History of Hallam Lake
Hallam Lake is the most wild place in Aspen, but it is also a place with deep human history. For thousands of years before miners arrived, the Ute People spent summers in the upper Roaring Fork Valley. At that time, the area we now know as Hallam Lake was a series of wetlands and springs. It was also one of the many places the Ute almost certainly visited to find food and shelter. In the 1880s, miners arrived, forcing many of the Ute off of their native land. In the midst of Aspen’s rise as a silver mining town, an earthen dam was constructed to impound the many springs and upwellings that created the wetlands. This led to the initial creation of the Hallam Lake we know today.
Since its creation, Hallam Lake has served as a recreation site, a fish hatchery, an ice harvesting area, horse pastures, and now, as a nature preserve. Over time, the wildlife that inhabits Hallam Lake adapted to this altered ecosystem. Fish, beaver, and muskrats find refuge in the lake's water. In the summer, swallows come by the thousands to eat insects that hatch from the water each morning and night. Migrating waterfowl find the ice-free surface of Hallam Lake to be an important resting place. At any time of the year, wildlife including osprey, bald eagles, mink, and kingfisher fish in the waters of Hallam Lake. While Hallam Lake isn’t a natural feature, it has become an important part of the landscape, both to wildlife and to humans. For this reason, ACES is planning on taking steps to ensure Hallam Lake continues to exist into the foreseeable future.
Hallam Lake Today
Over the past few years, ACES has documented the continued degradation of the earthen berm that creates Hallam Lake as well as the outflow structure that drains water into the wetlands below the lake. Repair work to these structures was last done in 1988. At that time the heavy equipment doing the work got stuck and was unable to repair the back portions of the berm and the work was left incomplete. As part of ACES’ 50th Anniversary Capital Campaign, we have raised funds to finish this work and improve the rest of the berm while also improving habitat.
The Plan for Restoration
On September 20 ACES will begin work on a major habitat improvement and infrastructure repair project at Hallam Lake. The Hallam Lake Habitat Improvement and Berm Repair project has two primary goals. The first goal is to repair the earthen berm and outlet structures that create Hallam Lake, ensuring the lake persists for the foreseeable future. The second goal is to improve habitat diversity at Hallam Lake by creating additional deep sections of the lake and building new emergent wetlands along the edge of the lake.
In addition to repairing the infrastructure that maintains Hallam Lake, ACES will improve the terrestrial and aquatic habitat in and around Hallam Lake. Currently, Hallam Lake lacks structural diversity–meaning much of the lake is the same depth. Increasing structural diversity will improve aquatic habitat for fish and invertebrates, and in turn the species that feed on them. Additionally, the upper portions of Hallam Lake would benefit from an increase in wetlands adjacent to the Lake, potentially even increasing its biodiversity. Wetlands currently represent less than 3% of Colorado’s land area but benefit over 75% of native species.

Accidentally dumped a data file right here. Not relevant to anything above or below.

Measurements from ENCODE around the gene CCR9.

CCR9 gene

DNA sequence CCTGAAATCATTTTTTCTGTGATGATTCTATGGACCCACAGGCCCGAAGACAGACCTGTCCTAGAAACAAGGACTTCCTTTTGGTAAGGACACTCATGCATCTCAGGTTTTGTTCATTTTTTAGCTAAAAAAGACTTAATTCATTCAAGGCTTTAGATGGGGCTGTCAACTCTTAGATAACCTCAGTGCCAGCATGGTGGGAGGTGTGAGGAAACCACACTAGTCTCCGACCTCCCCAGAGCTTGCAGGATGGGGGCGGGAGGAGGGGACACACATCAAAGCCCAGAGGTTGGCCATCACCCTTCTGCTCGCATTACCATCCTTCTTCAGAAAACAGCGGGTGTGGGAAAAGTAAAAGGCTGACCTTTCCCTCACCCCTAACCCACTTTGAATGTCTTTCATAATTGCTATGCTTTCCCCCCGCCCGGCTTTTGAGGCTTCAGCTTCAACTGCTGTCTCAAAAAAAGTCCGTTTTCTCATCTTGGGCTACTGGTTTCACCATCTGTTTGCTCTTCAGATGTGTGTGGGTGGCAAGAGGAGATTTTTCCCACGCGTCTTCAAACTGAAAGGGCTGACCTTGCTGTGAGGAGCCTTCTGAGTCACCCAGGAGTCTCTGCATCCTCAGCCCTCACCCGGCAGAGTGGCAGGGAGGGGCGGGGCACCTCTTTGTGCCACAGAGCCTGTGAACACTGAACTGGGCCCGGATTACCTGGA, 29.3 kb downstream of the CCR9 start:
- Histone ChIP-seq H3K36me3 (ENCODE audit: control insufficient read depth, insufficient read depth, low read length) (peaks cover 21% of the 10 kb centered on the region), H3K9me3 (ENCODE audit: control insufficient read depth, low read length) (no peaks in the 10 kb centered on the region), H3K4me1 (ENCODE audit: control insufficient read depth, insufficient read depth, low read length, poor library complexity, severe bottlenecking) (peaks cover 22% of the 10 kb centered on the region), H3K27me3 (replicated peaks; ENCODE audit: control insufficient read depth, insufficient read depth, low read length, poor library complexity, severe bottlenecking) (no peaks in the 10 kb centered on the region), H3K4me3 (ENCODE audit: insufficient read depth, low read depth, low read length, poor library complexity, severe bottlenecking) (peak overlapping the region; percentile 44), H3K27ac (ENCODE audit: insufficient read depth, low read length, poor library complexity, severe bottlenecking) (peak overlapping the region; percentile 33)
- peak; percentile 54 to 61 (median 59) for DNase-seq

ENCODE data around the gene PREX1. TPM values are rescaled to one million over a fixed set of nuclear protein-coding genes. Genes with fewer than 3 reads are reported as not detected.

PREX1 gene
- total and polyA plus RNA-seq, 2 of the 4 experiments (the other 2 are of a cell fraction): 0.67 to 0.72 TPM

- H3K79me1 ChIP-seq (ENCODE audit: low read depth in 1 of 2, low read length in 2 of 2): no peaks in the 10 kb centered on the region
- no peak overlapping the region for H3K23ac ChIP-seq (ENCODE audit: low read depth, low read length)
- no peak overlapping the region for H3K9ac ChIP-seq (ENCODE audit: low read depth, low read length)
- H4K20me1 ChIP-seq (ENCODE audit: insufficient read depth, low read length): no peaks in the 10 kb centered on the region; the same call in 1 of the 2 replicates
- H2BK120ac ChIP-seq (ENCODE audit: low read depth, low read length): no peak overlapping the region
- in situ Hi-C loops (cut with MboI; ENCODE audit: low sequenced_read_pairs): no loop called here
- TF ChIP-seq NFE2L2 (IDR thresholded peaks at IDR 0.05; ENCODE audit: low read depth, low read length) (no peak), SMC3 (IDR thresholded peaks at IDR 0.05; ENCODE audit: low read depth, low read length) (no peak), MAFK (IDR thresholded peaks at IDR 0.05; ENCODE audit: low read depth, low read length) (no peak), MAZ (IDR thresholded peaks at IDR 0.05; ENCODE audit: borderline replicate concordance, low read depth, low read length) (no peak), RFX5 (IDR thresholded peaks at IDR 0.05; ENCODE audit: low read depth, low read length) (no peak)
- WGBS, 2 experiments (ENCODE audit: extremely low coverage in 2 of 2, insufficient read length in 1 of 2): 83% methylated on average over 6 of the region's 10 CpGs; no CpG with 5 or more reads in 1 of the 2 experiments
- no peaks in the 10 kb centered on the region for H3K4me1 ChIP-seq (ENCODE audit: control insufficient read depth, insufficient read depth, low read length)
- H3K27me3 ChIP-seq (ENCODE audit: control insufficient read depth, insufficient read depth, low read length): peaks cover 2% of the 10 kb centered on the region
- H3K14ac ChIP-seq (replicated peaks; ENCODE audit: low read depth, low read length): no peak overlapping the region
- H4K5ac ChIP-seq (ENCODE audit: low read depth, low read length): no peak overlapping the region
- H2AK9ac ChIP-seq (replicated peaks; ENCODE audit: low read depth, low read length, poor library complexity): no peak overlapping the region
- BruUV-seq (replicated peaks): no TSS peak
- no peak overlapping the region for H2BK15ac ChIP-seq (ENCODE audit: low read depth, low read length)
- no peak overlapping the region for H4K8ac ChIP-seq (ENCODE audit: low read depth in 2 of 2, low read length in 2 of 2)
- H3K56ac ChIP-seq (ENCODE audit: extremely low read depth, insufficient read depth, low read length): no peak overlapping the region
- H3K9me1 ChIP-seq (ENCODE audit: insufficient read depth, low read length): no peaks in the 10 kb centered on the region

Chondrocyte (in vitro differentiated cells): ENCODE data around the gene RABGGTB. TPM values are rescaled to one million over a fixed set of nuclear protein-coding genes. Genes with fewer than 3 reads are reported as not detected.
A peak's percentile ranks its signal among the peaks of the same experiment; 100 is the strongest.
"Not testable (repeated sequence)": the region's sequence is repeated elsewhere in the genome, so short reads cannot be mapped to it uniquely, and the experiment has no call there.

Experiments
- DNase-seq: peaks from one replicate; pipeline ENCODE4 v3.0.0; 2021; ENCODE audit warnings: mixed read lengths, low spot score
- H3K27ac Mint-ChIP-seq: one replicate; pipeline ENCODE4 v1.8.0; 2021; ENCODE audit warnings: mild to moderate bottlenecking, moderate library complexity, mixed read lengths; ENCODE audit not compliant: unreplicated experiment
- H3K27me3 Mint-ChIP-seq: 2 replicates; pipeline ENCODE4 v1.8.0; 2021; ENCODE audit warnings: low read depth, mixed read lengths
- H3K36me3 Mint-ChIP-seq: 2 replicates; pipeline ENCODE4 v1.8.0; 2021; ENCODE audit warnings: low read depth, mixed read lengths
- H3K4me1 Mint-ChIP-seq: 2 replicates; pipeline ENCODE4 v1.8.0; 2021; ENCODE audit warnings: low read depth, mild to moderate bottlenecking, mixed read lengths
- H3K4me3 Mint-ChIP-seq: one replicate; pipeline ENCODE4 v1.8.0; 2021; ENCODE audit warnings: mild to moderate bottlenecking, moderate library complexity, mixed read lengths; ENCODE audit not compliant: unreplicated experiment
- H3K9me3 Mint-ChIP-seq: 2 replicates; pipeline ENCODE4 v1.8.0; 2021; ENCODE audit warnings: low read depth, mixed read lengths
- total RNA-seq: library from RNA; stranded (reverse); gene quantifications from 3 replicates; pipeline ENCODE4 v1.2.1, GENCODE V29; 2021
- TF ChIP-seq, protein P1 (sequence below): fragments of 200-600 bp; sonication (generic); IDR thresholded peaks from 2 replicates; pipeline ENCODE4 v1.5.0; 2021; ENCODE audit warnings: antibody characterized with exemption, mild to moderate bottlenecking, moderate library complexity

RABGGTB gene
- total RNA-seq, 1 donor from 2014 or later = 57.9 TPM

A project of this scale and scope isn’t without impacts, all of which we carefully considered and weighed prior to beginning construction. In the short term, the visual appearance of Hallam Lake will be impacted. For two and a half months the lake will be drained and there will be earthmoving equipment operating in the nature preserve. During this time access to the preserve will be limited. Also during this time and following the project, we will do everything possible to preserve the ecological integrity of Hallam Lake. Many of the smaller fish will survive by hiding out in springs that continue to flow. We will move larger fish to the upper pond and off-site. Due to the timing of the work, we anticipate minimal impacts to most bird species. Birds that depend on Hallam Lake as a source of food will likely move to the Roaring Fork during this time, and once nesting season starts next spring the lake will be full again.
Over the next several years, we’ll be focused on restoring any vegetation communities damaged to access the lake. At the end of construction, we’ll be seeding these areas, and next spring we’ll be planting over 10,000 wetland plants to help natural regeneration. Resident beavers will likely adjust and occupy lodges on some of the Hallam Lake side channels where water will remain, and wet areas adjacent to the Roaring Fork River.
Starting September 20, a haul road to the pond will be constructed. Later in September, we will excavate and cobble for the earthen berm and wetlands. In October, we will replace the outflow structure and reinforce the earthen berm. In November, we will construct the emergent wetlands, as well as the middle pond wetlands and spawning channel. In December, we will remove and restore the haul road, as well as transport excess sediment. In early spring 2022, we will be starting revegetation, as directed by our Project Ecologist. During this time, all pedestrian routes and roads will remain open and unobstructed.
While Hallam Lake has served a number of cultural and ecological purposes over the years, it’s always been an important part of the Roaring Fork Valley. With the coming improvements, we hope to contribute to an even healthier ecosystem – one that will benefit the landscape in innumerable ways.
We’ll be sharing official project updates and impacts on our website at: https://www.aspennature.org/hallam-lake-restoration
-Adam McCurdy, ACES Forest and Climate Director